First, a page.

Get Away

May 29, 2008

It’s almost vacation time, at least for those of us who are in the Northern Hemisphere. In the Southern Hemisphere, which geographers call “down under” of course it’s approaching winter. This is one of the disadvantages of living “down under”: all the blood is constantly pooling in your head and you can’t keep the seasons straight. The advantages include the fact that your entire culture can be summed up by yeast extract, an amusing accent, and pictures of the Sydney Opera House. But I digress. For members of Congress of course vacation time comes around approximately every sixteen hours, which is probably why for the rest of us it comes around approximately every sixteen months. Before the glut of travel shows vacation used to be a fun thing, at least for men. Women, of course, would have to worry about losing ten to fifteen pounds so they could fit into a swimsuit that they’d immediately cover up with a shirt. And because that wasn’t enough they’d also put on sunglasses and a big floppy hat, to make sure no one recognized them. For men it was always easier: we just put on whatever made us feel comfortable, which, disturbingly, would always be guaranteed to make everyone else uncomfortable. For some reason a man’s weight and the size of what he wears to the beach are inversely proportional. Fortunately those days are over now because even men know that, if they wear a thong, there’s going to be some travel show camera crew following them around, and sooner or later their relatives will see them on television with a hack comedian saying, “This man’s back was the inspiration for shag carpeting.” Even for those of us who dress decently the beach has become intimidating. We can’t do something simple and enjoyable like build a sand castle because we know somewhere down the beach someone’s not building a sand castle—they’re building an exact replica of Michelangelo’s David, but wearing board shorts, on a surfboard being attacked by a great white shark and crashing into the Titanic. And even if we’re not into building sand castles, vacations aren’t just about taking time to stroll up and down the one street designated as Tourist Lane, buying postcards and t-shirts that say, “I Got Lucky In [Insert Name of City/Town/Village/County/Shire/Region/Down Under]!” or maybe "Tornado Alley Blows!"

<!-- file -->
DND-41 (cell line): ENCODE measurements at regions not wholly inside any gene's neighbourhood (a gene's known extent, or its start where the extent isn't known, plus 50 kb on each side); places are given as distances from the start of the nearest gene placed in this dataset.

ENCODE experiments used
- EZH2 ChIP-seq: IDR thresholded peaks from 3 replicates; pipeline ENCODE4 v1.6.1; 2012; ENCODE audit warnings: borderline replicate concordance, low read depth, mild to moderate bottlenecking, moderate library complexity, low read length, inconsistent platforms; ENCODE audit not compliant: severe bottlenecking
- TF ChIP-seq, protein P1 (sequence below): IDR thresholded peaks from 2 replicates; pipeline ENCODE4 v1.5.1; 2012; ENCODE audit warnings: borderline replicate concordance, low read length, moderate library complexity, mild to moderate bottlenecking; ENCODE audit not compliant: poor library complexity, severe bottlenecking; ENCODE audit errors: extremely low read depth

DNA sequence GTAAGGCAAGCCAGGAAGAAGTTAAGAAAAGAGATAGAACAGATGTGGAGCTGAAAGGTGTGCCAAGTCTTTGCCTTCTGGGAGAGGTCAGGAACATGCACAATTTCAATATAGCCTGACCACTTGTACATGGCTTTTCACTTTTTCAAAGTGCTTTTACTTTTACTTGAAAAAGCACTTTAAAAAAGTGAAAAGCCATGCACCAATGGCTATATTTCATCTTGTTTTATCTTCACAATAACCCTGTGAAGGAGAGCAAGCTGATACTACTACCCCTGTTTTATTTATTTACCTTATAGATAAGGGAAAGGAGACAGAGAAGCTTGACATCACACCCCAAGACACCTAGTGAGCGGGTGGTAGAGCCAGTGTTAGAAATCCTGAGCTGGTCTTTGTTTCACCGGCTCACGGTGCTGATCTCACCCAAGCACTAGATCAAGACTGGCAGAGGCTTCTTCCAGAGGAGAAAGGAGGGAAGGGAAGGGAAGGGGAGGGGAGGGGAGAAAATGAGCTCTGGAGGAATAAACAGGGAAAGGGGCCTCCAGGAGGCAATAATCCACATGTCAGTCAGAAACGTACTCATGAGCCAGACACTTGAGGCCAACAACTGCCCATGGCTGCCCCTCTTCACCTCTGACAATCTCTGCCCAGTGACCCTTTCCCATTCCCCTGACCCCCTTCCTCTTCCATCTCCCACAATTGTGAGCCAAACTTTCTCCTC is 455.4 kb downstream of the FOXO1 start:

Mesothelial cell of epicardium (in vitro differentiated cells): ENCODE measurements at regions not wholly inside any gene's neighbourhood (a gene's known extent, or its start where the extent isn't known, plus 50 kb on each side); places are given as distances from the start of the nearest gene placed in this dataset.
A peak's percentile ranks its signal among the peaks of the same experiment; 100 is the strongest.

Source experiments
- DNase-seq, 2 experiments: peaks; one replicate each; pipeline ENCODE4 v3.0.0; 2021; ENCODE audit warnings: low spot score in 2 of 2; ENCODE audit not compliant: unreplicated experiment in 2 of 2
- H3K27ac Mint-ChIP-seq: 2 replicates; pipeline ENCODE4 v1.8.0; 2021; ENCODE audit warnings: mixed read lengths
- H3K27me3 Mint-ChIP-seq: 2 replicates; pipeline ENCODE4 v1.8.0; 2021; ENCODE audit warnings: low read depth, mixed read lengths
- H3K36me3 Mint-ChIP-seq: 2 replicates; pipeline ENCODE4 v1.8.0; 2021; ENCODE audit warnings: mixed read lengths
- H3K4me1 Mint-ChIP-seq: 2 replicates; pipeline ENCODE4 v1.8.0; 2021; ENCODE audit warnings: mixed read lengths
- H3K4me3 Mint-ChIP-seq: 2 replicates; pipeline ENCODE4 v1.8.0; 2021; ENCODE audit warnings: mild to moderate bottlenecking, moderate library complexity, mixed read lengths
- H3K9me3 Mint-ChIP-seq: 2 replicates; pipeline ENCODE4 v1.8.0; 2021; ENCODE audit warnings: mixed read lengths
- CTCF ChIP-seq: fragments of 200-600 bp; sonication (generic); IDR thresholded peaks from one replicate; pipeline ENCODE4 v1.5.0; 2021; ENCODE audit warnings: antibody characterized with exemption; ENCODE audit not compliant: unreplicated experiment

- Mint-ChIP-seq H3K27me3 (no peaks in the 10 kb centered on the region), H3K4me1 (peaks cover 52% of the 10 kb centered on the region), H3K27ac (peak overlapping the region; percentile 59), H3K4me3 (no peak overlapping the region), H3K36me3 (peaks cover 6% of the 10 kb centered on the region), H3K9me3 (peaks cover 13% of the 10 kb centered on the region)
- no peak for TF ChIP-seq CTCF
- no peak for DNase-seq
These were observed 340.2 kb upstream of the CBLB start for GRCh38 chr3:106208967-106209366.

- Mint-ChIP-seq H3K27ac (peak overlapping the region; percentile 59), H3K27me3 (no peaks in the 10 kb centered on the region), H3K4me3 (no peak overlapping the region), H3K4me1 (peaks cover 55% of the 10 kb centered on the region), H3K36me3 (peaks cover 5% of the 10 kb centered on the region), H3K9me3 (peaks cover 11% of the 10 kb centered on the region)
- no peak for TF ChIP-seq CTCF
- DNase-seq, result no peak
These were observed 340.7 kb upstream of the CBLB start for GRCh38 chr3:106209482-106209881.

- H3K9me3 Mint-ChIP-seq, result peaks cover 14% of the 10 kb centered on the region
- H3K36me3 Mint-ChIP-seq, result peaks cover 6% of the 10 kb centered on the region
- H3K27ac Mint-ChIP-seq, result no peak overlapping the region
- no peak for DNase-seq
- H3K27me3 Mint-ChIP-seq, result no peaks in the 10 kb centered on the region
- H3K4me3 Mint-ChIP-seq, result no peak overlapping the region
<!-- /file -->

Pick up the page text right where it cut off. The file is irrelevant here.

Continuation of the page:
Travel shows have taught us that we have to seek out and embrace the exotic. Well, do we really have to embrace it? Personally I love watching that guy who goes to interesting places, meets friendly people, and dines on gelatinized salamander eyes and deep-fried llama pancreas, and I’m all for embracing the exotic, but I don’t want it embracing me all the way to the emergency room. I think I may try something daring for my vacation, though, something like roughing it. My plan is to get a cheap hotel room. Between the interesting flora and fauna in the bathroom and the unusual dishes in the hotel restaurant—such as a green liquid the menu which the natives have charmingly laminated calls “broccoli”—I think a cheap hotel room is about as exotic as it gets.

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1 Comment

  1. Pancreas

    This is very nice

    Reply

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